On Sat, 19 Feb 2005 15:32:01 -0000, Willemien wrote:
In your idea users and MUA's are outside (and not part of) the
For users I agree fully with that, but for MUA's I am wondering.
In my opinion MUA's are part of the mailhandling system.
As the document describes, the purpose of distinguishing MUAs from the Mail
Handling Service is to separate user services from transfer services. The MHS
only concerns transfer. The MUA is not part of the transfer service.
Some motivation for this:
- (practical) They supply the MIME encapsulation of the message.
MIME is not relevant to the transfer service.
- (philosophical) They do not have a function outside the mailhandling
system. (without an mailhandling system there is no use for a MUA)
This is like saying that an automobile is part of the street/highway system,
because autos do not have a function without streets and highways.
The purpose of an architecture is to show *relationships* between components.
It is not possible to do that if all the pieces are treated as part of the same
I want to elaborate the last point because it come back more often. (and
than I only have to point to this point)
I would use the term User only as entities outside the mail system.
"user" does. "MUA" does not. MUA is defined to be the mail system component
that represents a user.
"End-to-end" should mean from user to user, from keyboard to screen or
As the document observes, the term is used differently. It is not possible to
declare a single meaning for it, because community practise is already
established. All that is possible is to be clear about a particular use of the
1.1 service overview
Small point: what is an email object? there is no description of it.
good catch. i've changed it to 'message'.
Instant messaging systems also fit in the description.
generally, yes it does. for the architecture document, the baseline
definitions come from rfc2821 and rfc2822, so it's clear this does not apply to
Figure 2: Relationships Among User Actors
What is the meaning of the lines from recipient to mediator ?
a Recipient can generate a reply, either to an original Originator or to a
The line from recipient to originator seems to represent a message delivery
well, that's one kind of return message.
Figure 3: Relationships Among MHS Actors
Notice should be Notifications Handler
Too much text, so I shortened it. But, yes, I need to tie them together
Gateways are NOT users
I think you are confusing the concept of human users with the concept of
user-level activity in a computer system. There are many email "users" that
are not human, with the document citing edi, fax and voicemail as examples. A
gateway is a user-level activity, for the reasons cited in the document.
Ultimately, there are many ways to describe a complex service, and each can
make sense. So what is important is not that everyone agree that this is THE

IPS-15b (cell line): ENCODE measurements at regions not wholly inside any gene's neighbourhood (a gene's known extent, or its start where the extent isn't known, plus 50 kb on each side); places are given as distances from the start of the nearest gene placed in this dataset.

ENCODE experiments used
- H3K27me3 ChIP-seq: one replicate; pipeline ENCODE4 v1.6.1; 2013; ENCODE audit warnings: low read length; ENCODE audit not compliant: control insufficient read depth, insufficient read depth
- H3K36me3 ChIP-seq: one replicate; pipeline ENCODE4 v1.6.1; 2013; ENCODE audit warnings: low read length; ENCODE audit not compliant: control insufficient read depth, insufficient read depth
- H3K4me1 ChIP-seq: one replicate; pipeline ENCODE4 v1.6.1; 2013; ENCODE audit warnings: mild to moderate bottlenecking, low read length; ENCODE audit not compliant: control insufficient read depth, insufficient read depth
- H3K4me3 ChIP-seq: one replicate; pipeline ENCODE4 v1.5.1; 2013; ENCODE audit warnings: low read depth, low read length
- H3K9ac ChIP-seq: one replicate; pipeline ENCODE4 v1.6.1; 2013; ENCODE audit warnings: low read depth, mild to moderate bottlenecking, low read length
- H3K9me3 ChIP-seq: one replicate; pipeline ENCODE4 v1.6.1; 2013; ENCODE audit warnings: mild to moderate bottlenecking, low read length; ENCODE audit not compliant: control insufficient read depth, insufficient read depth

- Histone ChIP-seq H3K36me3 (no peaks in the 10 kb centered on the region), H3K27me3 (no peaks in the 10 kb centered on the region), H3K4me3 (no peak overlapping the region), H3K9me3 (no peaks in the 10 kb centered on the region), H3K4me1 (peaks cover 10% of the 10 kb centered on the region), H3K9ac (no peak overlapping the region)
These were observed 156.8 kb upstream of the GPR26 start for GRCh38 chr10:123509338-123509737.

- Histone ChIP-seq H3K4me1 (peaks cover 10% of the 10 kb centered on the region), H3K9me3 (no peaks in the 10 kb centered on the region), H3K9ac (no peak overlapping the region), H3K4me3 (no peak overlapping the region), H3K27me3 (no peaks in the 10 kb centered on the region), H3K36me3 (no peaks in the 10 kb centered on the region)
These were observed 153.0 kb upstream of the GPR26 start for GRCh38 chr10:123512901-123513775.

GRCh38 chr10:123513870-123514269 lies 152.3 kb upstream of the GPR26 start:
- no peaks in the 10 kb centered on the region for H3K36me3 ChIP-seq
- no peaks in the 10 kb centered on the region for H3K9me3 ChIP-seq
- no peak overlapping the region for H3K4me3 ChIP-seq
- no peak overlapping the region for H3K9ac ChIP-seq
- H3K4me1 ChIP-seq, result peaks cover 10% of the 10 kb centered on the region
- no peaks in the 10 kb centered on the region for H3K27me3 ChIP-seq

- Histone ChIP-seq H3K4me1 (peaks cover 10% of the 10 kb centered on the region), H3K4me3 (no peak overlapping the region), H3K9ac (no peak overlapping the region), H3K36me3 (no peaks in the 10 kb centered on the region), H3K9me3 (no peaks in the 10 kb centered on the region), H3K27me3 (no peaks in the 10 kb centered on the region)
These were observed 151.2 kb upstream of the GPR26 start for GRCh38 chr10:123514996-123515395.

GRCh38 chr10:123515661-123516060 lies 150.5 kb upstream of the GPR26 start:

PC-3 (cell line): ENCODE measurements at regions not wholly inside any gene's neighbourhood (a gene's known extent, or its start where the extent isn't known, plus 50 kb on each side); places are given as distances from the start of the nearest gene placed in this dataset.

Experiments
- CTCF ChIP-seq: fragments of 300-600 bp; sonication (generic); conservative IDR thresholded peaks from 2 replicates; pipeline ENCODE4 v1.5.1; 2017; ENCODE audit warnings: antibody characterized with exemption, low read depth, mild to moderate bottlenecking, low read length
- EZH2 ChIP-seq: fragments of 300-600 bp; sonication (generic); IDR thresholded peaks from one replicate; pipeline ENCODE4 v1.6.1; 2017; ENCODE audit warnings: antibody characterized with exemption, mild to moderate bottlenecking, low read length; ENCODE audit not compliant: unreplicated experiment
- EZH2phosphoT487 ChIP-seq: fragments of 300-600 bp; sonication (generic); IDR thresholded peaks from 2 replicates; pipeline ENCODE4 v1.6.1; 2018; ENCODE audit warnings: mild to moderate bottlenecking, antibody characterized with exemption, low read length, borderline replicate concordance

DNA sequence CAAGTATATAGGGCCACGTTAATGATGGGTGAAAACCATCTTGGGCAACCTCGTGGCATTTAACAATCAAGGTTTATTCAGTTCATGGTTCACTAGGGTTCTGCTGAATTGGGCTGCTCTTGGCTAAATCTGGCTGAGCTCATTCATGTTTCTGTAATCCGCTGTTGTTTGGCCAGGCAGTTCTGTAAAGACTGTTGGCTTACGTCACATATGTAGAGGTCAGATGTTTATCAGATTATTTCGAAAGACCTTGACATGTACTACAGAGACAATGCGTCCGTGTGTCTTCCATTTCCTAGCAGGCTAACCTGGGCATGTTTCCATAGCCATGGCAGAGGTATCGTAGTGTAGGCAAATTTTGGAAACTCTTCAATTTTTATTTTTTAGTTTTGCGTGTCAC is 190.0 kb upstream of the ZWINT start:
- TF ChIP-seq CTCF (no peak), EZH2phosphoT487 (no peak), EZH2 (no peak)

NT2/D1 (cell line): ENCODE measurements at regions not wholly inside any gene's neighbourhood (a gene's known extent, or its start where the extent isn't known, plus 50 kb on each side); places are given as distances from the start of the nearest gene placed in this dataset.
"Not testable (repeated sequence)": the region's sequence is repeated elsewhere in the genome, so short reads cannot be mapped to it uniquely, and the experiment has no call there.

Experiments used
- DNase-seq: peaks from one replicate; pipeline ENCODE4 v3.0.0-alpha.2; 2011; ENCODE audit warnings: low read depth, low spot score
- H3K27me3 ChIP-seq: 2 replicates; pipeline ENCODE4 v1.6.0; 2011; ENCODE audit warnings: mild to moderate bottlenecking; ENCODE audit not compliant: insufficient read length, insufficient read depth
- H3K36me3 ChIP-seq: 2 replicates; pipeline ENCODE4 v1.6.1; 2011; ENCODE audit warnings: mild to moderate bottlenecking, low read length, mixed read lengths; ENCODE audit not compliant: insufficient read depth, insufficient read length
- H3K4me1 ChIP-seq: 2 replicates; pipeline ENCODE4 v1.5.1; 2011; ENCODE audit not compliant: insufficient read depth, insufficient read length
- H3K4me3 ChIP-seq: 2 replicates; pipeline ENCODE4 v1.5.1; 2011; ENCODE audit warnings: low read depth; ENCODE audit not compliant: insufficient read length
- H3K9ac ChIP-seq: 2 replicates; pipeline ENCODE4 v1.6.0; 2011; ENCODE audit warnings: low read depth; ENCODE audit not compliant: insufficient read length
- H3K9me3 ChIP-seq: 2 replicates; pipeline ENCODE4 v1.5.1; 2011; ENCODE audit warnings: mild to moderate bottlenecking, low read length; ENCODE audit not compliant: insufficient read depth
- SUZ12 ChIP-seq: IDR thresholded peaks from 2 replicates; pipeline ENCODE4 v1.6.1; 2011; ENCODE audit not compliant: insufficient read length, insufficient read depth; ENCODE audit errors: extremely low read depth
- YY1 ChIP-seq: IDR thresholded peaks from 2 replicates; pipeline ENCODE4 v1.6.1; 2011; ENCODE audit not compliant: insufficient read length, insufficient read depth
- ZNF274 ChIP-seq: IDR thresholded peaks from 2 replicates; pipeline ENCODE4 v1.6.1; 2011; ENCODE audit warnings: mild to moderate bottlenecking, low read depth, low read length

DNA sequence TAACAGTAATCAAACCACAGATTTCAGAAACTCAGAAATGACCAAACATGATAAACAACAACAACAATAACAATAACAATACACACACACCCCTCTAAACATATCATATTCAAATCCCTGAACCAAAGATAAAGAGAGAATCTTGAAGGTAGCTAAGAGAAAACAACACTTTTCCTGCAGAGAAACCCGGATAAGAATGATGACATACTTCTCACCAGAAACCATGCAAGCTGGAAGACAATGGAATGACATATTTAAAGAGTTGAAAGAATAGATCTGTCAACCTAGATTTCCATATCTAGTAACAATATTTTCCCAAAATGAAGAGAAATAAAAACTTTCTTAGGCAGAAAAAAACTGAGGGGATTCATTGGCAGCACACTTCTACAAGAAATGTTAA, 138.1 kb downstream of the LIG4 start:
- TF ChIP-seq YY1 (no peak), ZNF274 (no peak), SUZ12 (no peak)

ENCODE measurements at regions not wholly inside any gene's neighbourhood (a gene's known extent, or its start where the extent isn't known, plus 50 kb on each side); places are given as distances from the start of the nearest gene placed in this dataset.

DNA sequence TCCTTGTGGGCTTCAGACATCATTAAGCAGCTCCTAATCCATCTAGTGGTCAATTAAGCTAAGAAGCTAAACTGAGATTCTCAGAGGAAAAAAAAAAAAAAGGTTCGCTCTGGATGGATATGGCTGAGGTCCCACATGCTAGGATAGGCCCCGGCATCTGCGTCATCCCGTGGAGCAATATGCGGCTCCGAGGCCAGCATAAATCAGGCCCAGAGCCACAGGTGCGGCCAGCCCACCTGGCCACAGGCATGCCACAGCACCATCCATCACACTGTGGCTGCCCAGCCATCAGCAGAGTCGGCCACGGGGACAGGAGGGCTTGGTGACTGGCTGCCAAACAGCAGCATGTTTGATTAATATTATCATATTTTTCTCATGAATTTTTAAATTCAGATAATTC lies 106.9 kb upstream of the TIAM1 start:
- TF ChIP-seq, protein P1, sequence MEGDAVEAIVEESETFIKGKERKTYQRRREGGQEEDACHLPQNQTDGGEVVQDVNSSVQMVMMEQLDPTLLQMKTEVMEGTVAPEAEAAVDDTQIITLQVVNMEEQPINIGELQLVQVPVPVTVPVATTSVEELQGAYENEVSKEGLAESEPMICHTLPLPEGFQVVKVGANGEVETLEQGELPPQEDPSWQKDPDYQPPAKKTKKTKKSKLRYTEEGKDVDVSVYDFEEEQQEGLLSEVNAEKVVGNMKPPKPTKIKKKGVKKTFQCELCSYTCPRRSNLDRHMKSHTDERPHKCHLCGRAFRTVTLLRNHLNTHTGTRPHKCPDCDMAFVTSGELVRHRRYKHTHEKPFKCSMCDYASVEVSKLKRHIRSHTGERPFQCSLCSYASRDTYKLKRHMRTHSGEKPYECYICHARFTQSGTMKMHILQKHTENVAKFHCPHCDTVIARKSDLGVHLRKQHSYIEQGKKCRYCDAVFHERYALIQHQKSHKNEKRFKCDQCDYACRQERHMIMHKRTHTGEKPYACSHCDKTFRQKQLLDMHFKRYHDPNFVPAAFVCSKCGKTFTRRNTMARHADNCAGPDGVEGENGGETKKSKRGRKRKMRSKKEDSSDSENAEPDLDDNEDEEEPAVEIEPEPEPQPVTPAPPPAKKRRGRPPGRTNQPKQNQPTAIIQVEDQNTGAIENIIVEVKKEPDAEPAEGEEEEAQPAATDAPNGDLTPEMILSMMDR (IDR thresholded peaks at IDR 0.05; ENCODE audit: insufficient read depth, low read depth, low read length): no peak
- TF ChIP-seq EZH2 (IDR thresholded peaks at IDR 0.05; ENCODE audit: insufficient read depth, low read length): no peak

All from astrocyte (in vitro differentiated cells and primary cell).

way to describe service, but that it is A way to describe it and that the
community generally finds that way to be helpful.
3.3 Message Identifiers
Not conform RFC 2822 section 3.6.4
(the right side is not always a domain)
Well, this is interesting. I believe the intent of rfc2822 is to characterize
the id-right field as either a domain name or an ip address. But it appears
that it does not say that.
In actual practise, the right hand side should be a domain name. So I'm going
to keep the current text, until there is some consensus among the rf2822
community about alternate language.
Users do not assign this identifier.
It may be assigned by the MUA but it is hidden from the user.
it MAY be hidden. it is not required that it be hidden.
Delivery Status Notification (DSN):
in figure 5 MSA receives the DSNmessages in the text it send them. (and
where it is supposed to send them to?)
How the MSA handles DSN's is a local matter.
4.2 Mail User Agent (MUA)
fields are set by the oMUA not by the originator.
oMUA is a protocols and services construct.
Originator is a user-level actor construct.
The "set by" entries use actor references.
4.4 Mail Transfer Agent
Missing is that there are MTA's that only forward to specified MTA's
using MX records at all.
As I've noted a few times, there are many variations that are legal and are
done. This document is not trying to describe every possible scenario, merely
those that are most common and use standardized techniques.
Or maybe this is a primal distinction between MTA's and MSA's
I am getting more and more confused an email client that sends al its mail
by SMTP to the ISP's mailserver is that:
a an MUA
b an MUA-MSA
c an MUA-MSA-MTA
d something else
b or c, depending upon the operational configuration of the ISP.
4.6 Message Store (MS)
I would like to put a new suggestion in for this and the bottompart of
I do not know what "end of SMTP" means. SMTP is a hop-by-hop protocol. So,
each link that references SMTP is an "end of SMTP".
I came to this because the old MS always must be local to the MDA while the
rMS mostly is local to the rMUA.
And I liked the idea of a MRA agent.
Please elaborate. I am not understanding.
New functional components
sMS Smtp final message store
I do not know what this means.
MRA message retrieval agent
The Message Store is generally viewed as a static entity. However it is
accessed using protocols, so I believe the MS serves the MRA job that you are
rMS receiver message store
Apparently you are suggesting alternate terms for MS-1 and MS-2?
rUser receiver of the message (see comments about figure 5 earlier)
I see differences between User mediators and Non-user mediators. (see for a
discussion about users the beginning of this comment)
I tend to see your suggestion as adding complexity and confuses styles of use
with different categories of underlying functionality. The distinctions you
draw are reasonable, I think, but they do not seem to add utility.
Absent strong feedback from others, I'll keep the current text.
dcrocker a t ...
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